Think of tales from the Hebrew Bible, and the names of numerous men come to mind: Adam. Abraham. Isaac. Jacob. Joseph. Moses. Women featured in the stories often take a backseat to the patriarchs. In "After the Apple," an examination of stories from the Hebrew Bible, psychotherapist Naomi Harris Rosenblatt sets out to extricate the women's voices from the male-centered narratives. She follows the ancient Jewish tradition of midrash -- the "constant reinterpretation of the Bible stories to derive from them new ethical and spiritual applications to meet the issues and concerns of succeeding generations."
These women have much to teach us about navigating life choices and desires, suggests Rosenblatt, who highlights the character strengths embodied by them and the risks they undertook to ensure their survival and the survival of their family, their tribe and their common spiritual identity. There's Eve, the first woman; Sarah, Abraham's helpmate; Rebecca, wife of Isaac who helps her son Jacob trick Isaac into giving Jacob the blessing due to his brother Esau; Rachel and Leah, the wives of Jacob; Tamar, the widow; David's first wife, Michal; Abigail, David's intellectual match; Delilah, who became the downfall of Samson; Bathsheba, the bathing beauty; the Queen of Sheba; Jezebel and others.
Rosenblatt retells the tales, focusing on lessons gleaned from the women's actions and fortitude. She learns, for instance, there's danger in the lust David harbors for Bathsheba, but she also wonders why Bathsheba would bathe on the low lying roof of a house in a city built on hills. "Did she expect privacy?" Rosenblatt notes the great pain and jealousy in Sarah's tale of sharing Abraham with her Egyptian maidservant Hagar, and of Sarah's eventual banishment of Hagar. The tale of Ruth and Naomi, on the other hand, instruct her about committed love and abiding loyalty. Esther demonstrates courage. And Leah's story depicts immense tenacity and endurance.
These are not simple tales in which righteousness always wins out. The women in these stories are often devious as they go about achieving their aims. Tamar, for instance, disguises herself as a roadside prostitute to lure her father-in-law, Judah, into her tent after Judah has failed to provide her a husband after the sudden death of his son Er makes her a widow. She plots to get pregnant by Judah as a way to guarantee her survival. From this tale, Rosenblatt sees not a women degraded by her social position, but an affirmation that a single human being can make a profound difference to history. According to Rosenblatt, the Bible lauds Tamar's courage and actions "because they serve a goal larger than her own immediate welfare: the preeminent biblical values of family and continuity."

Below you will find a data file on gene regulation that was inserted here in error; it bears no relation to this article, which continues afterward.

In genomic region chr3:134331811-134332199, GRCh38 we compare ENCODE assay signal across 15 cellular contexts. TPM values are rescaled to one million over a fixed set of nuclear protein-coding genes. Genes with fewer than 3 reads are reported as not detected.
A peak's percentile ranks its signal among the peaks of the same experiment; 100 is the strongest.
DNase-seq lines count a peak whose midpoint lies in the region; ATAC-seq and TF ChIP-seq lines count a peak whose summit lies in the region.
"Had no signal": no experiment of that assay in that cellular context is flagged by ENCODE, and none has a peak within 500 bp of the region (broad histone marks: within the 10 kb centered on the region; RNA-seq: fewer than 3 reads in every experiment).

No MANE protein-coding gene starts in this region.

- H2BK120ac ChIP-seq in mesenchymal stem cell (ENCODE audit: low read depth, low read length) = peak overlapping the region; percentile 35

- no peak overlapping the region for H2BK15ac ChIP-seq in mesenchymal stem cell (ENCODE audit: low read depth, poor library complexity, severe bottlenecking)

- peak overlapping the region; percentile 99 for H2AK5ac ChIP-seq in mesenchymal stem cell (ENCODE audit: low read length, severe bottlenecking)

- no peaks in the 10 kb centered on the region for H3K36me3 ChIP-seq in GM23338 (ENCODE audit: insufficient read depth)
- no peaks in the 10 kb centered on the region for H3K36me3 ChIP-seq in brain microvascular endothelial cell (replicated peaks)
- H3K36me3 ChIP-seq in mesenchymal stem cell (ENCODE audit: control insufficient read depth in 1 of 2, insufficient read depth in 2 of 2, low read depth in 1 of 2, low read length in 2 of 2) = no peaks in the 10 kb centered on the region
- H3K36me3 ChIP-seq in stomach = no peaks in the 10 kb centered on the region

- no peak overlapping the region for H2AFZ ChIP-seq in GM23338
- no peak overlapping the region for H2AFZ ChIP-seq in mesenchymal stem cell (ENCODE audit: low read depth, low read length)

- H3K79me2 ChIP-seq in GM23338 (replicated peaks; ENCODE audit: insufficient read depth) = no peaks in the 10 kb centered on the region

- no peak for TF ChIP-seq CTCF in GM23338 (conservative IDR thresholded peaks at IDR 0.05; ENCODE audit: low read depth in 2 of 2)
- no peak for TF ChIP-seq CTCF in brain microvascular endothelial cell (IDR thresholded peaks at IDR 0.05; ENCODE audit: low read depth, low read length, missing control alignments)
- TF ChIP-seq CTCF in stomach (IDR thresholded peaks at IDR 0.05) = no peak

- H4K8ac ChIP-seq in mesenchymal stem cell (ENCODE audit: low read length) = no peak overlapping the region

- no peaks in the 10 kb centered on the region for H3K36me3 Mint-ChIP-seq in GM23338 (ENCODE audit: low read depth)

Likewise, the story of Eve. Contrary to popular understanding, Eve, to Rosenblatt, is not a manipulative temptress who entraps a hapless Adam; nor is she a gullible victim who succumbs to temptation. Rather, Eve is a risk-taker driven by the need to create new life; she's humankind's first rebel. By daring to question the limitations put on her and her helpmate, she blazes a trail the rest of us, to this day, follow.
These tales, Rosenblatt suggests, present the complexities of the human condition, depicting frailties and imperfections hand-in-hand with heroics and courage. Each of the stories is permeated with a sense of spiritual urgency. There is a moment of crisis, after which the heroine is aware of being in the presence of God, conscious that whatever choice she makes will have a profound effect. "[T]his ancient book presents life as untidy and riddled with contradictions yet at the same time expects all of us to seek the spiritual and moral high ground."
There's provocative material throughout: the power of sexuality, a wife yearning for the love of her husband, and the unabashed delight of a couple in their mutual passion. Most of these women also defy male authority when it is unjust or does not answer their needs or those of their family. They challenge. They seduce. They trick. Rather than being passive recipients in an unequal society, they become the protagonists around which each story revolves. Though at times Rosenblatt's assertions of strength may seem a stretch, readers quickly forgive her overreaching, so delightful are the tales and her affirmative reading of them.
After all, the women in the Bible, Rosenblatt reminds readers, "are part of a long line of Eve's female descendants who use their powers as women to work everyday miracles in a patriarchal world."
Bernadette Murphy is a regular contributor to Book Review and the author of "Zen and the Art of Knitting," a work of narrative nonfiction.